Police repeatedly told him to return to his car, and while re-crossing Sepulveda to leave, the photographer was struck by on-coming traffic. Bieber was not in the car at the time; a friend was reportedly driving it.
In 2010, the state of California passed the “Paparazzi Bill” in an effort to avoid such incidents. The law cracked down on photographers for reckless driving, blocking sidewalks, and creating a sense of “false imprisonment,” in pursuit of celebrity photographs.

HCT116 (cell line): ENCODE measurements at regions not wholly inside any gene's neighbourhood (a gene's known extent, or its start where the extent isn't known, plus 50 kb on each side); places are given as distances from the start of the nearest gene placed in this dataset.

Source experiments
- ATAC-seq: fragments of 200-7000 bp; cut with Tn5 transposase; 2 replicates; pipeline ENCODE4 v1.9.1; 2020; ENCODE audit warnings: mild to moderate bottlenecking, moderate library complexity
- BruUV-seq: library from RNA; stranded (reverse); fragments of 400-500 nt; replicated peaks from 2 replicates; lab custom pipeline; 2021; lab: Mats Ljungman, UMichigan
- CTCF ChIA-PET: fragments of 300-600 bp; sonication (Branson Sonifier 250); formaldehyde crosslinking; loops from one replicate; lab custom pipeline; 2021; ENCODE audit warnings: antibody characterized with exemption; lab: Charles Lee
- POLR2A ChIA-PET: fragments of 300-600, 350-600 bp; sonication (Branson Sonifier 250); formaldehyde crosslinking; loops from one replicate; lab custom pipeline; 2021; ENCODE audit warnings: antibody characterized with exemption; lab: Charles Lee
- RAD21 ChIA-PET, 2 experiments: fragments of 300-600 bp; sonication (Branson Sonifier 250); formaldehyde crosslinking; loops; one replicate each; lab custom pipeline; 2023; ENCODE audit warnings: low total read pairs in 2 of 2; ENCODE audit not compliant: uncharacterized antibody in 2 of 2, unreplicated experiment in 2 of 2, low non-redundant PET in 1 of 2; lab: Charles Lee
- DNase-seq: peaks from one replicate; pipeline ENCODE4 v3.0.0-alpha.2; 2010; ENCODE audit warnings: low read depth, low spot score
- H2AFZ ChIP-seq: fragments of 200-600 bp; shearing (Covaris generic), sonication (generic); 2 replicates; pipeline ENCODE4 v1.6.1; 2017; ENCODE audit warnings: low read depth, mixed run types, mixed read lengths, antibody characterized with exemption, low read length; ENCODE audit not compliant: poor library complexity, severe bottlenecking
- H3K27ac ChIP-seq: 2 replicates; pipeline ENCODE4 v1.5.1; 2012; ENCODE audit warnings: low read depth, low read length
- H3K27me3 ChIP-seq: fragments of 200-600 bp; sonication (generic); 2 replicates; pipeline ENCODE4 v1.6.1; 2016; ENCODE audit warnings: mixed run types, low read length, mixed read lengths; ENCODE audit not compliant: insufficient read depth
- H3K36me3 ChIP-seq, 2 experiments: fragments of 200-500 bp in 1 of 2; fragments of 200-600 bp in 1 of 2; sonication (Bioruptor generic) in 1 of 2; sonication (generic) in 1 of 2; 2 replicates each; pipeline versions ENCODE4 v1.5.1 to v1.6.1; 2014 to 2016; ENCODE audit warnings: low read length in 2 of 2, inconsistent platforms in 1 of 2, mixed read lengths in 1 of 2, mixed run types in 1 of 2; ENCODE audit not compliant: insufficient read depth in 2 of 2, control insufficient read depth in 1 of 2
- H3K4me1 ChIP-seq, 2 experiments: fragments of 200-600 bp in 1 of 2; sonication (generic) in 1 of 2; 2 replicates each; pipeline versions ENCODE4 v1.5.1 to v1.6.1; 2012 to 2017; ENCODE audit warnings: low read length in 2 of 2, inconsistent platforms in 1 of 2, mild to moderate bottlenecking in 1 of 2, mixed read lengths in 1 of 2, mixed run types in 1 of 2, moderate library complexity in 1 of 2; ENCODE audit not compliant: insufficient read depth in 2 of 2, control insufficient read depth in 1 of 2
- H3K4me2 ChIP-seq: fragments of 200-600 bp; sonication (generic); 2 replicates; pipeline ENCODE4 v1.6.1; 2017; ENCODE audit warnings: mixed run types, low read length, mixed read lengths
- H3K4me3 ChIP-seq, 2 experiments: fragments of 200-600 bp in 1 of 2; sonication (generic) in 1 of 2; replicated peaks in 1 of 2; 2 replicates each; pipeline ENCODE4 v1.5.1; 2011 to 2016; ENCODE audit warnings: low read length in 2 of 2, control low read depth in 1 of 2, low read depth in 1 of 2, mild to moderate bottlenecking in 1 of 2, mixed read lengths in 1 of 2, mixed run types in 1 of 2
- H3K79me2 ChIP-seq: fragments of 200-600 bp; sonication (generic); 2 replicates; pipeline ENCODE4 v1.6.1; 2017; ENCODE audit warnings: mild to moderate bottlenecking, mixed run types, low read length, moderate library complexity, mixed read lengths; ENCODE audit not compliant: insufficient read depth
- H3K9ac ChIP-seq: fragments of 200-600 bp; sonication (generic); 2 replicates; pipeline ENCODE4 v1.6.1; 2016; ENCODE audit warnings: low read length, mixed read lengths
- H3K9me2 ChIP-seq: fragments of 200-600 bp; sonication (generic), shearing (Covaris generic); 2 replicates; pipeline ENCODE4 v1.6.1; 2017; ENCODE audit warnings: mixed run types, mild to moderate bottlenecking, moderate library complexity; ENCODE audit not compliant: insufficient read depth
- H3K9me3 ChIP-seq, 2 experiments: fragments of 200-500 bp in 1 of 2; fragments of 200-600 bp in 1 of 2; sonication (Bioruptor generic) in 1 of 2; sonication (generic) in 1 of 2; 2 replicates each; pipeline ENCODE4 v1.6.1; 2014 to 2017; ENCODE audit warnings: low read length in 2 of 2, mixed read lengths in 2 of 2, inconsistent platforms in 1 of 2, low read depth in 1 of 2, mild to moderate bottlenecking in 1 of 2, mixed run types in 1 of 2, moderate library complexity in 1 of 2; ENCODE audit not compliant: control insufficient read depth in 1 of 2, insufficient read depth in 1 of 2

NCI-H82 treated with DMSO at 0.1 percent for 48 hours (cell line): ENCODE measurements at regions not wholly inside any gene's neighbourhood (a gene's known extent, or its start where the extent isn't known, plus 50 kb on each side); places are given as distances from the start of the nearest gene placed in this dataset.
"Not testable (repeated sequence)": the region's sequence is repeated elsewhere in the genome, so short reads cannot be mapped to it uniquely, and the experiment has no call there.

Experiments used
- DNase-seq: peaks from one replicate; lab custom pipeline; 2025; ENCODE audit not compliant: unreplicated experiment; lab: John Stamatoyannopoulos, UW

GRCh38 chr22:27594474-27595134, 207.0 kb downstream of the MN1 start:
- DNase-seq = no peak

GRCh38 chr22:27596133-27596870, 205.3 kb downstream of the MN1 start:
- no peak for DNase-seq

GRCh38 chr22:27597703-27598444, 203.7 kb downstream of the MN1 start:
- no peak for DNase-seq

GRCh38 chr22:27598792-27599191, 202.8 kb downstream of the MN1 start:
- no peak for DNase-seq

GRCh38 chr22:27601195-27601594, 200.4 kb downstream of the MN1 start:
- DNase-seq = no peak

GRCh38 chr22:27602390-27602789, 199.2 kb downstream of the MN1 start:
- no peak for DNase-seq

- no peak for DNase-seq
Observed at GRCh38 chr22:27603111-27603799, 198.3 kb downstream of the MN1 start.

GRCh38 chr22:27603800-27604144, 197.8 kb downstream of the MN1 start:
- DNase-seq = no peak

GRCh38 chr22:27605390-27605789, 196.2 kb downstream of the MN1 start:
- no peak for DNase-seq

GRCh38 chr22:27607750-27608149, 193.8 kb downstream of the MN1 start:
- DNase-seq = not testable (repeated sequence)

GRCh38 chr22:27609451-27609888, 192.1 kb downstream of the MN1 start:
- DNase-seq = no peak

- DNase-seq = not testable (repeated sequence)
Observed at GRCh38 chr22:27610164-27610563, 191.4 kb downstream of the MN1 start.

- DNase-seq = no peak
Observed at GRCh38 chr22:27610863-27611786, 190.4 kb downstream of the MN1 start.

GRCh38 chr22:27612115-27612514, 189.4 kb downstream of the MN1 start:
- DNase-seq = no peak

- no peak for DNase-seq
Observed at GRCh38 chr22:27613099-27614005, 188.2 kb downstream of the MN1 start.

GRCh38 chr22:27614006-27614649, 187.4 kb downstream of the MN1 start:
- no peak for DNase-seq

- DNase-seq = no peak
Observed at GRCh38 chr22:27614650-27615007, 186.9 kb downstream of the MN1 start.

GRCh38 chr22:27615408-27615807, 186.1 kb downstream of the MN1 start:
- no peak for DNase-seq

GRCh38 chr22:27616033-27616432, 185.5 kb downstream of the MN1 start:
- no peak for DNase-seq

The amendments included fining photographers up to $5,000 – or a year in jail – for breaking traffic laws or impeding the operation of a celebrity's vehicle.
Despite the law and others protecting against stalking, the reckless pursuit of Hollywood’s glitterati continued. In July, after a similar incident involving Bieber and a photographer in a high-speed chase, Los Angeles City Councilman Dennis Zine told CNN the paparazzi pursuit of Bieber was, “…a tragedy waiting to happen.”
Authorities tried to use the new California "paparazzi law" in this hot-pursuit case, but Judge Thomas Rubinson of Los Angeles County Superior Court ruled on Nov. 13, that the law was overly broad. He said, "The law is problematic because it covers news-gathering activities protected by the First Amendment."